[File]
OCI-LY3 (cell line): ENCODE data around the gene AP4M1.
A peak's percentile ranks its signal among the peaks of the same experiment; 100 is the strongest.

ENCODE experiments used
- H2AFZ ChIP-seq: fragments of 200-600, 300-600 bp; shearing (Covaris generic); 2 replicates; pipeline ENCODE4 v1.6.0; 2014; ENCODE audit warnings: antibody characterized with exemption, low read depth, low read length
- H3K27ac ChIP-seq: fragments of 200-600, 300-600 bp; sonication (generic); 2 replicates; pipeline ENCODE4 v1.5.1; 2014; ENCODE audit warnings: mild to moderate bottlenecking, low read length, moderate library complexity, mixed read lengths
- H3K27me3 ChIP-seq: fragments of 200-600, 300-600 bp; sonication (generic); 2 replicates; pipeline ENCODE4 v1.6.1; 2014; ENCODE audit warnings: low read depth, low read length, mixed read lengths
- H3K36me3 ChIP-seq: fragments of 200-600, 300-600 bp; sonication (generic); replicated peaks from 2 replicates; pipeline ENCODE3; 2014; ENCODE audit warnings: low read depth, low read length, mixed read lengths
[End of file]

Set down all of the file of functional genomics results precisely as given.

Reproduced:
OCI-LY3 (cell line): ENCODE data around the gene AP4M1.
A peak's percentile ranks its signal among the peaks of the same experiment; 100 is the strongest.

ENCODE experiments used
- H2AFZ ChIP-seq: fragments of 200-600, 300-600 bp; shearing (Covaris generic); 2 replicates; pipeline ENCODE4 v1.6.0; 2014; ENCODE audit warnings: antibody characterized with exemption, low read depth, low read length
- H3K27ac ChIP-seq: fragments of 200-600, 300-600 bp; sonication (generic); 2 replicates; pipeline ENCODE4 v1.5.1; 2014; ENCODE audit warnings: mild to moderate bottlenecking, low read length, moderate library complexity, mixed read lengths
- H3K27me3 ChIP-seq: fragments of 200-600, 300-600 bp; sonication (generic); 2 replicates; pipeline ENCODE4 v1.6.1; 2014; ENCODE audit warnings: low read depth, low read length, mixed read lengths
- H3K36me3 ChIP-seq: fragments of 200-600, 300-600 bp; sonication (generic); replicated peaks from 2 replicates; pipeline ENCODE3; 2014; ENCODE audit warnings: low read depth, low read length, mixed read lengths